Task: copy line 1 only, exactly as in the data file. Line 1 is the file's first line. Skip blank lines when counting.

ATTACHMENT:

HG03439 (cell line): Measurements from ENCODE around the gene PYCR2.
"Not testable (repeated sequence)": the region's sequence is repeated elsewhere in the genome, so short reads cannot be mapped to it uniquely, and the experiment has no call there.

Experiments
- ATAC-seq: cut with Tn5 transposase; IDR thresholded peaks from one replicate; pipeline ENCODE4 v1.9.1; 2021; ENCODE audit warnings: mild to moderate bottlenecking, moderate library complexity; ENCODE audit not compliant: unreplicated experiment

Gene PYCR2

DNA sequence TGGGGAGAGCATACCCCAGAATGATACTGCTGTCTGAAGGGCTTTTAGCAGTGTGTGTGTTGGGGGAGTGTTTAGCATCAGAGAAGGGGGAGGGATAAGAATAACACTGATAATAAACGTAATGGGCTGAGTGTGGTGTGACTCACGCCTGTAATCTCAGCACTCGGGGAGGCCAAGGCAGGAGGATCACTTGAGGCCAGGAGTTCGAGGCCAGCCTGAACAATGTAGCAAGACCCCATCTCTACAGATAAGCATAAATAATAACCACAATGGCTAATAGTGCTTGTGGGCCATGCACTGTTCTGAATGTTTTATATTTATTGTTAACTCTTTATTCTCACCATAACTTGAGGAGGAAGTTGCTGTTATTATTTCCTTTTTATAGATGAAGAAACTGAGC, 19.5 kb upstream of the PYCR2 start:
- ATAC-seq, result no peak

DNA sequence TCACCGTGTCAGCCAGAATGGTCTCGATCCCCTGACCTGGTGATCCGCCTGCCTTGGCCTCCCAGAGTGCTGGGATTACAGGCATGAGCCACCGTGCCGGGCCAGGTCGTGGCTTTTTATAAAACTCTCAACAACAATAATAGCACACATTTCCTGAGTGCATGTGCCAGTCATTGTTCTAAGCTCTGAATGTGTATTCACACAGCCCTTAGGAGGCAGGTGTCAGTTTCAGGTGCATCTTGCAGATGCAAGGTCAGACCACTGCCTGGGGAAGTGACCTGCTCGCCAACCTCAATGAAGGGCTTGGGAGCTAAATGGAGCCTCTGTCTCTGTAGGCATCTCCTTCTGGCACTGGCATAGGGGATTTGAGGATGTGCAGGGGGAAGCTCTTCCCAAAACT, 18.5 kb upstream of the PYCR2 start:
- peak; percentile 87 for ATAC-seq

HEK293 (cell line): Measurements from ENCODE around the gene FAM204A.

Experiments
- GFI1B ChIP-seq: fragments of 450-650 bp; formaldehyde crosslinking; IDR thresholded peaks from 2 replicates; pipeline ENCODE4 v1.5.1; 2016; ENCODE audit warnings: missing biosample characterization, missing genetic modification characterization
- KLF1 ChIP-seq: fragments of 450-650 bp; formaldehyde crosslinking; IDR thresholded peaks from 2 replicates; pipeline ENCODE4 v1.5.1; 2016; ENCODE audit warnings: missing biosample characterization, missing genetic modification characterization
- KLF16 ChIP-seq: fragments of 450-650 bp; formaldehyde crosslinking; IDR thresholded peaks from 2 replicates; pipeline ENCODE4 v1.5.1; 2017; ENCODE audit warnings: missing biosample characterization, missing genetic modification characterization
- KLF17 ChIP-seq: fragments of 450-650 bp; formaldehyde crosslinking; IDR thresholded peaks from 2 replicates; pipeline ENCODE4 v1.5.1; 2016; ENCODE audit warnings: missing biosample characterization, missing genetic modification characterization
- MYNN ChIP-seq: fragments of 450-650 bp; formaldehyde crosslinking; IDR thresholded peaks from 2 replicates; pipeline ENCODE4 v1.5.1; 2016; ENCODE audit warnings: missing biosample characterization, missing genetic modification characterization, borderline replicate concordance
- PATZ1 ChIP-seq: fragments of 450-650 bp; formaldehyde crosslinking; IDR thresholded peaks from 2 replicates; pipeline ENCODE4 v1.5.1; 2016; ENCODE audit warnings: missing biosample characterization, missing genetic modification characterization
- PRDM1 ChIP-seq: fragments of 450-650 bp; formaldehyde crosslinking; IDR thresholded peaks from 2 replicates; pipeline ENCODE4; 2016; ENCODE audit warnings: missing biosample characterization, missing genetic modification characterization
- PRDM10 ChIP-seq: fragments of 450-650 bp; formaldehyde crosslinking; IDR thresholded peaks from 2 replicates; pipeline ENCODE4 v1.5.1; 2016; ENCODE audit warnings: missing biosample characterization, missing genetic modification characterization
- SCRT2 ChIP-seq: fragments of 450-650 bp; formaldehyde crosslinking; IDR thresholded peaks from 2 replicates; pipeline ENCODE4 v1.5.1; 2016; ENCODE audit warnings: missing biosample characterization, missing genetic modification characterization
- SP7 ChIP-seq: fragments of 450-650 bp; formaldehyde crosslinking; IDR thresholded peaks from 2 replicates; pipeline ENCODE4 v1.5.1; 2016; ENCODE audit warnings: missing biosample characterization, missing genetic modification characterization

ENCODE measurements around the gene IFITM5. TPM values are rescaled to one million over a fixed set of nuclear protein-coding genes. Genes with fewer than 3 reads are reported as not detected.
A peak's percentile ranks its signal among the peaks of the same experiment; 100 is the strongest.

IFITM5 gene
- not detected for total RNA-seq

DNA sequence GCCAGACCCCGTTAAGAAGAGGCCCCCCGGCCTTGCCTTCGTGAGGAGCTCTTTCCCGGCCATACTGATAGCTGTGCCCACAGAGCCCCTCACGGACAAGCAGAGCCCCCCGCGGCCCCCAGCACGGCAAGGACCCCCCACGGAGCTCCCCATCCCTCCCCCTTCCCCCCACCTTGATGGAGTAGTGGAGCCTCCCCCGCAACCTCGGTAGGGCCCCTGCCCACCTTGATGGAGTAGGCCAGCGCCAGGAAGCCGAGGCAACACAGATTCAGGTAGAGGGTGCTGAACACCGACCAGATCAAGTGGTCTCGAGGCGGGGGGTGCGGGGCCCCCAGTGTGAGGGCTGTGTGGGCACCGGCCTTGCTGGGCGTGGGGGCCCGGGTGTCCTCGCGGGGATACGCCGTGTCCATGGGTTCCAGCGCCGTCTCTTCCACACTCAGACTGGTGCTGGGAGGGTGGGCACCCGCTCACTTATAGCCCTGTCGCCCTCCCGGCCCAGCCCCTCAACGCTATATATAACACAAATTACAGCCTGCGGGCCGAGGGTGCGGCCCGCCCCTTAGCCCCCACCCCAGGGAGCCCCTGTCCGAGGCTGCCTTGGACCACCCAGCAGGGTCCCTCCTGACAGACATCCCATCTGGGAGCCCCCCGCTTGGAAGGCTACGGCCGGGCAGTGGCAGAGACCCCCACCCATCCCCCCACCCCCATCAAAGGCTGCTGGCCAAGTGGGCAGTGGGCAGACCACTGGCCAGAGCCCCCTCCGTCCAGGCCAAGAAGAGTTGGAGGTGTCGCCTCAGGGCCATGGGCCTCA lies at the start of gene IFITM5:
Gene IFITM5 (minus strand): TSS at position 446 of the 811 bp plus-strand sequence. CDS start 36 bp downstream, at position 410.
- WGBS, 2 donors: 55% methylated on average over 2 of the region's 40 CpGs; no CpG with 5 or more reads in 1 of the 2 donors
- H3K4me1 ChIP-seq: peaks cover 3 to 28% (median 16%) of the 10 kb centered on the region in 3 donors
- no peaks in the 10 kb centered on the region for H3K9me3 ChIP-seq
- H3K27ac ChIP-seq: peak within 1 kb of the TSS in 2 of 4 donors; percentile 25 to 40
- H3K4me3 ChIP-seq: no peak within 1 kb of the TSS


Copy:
HG03439 (cell line): Measurements from ENCODE around the gene PYCR2.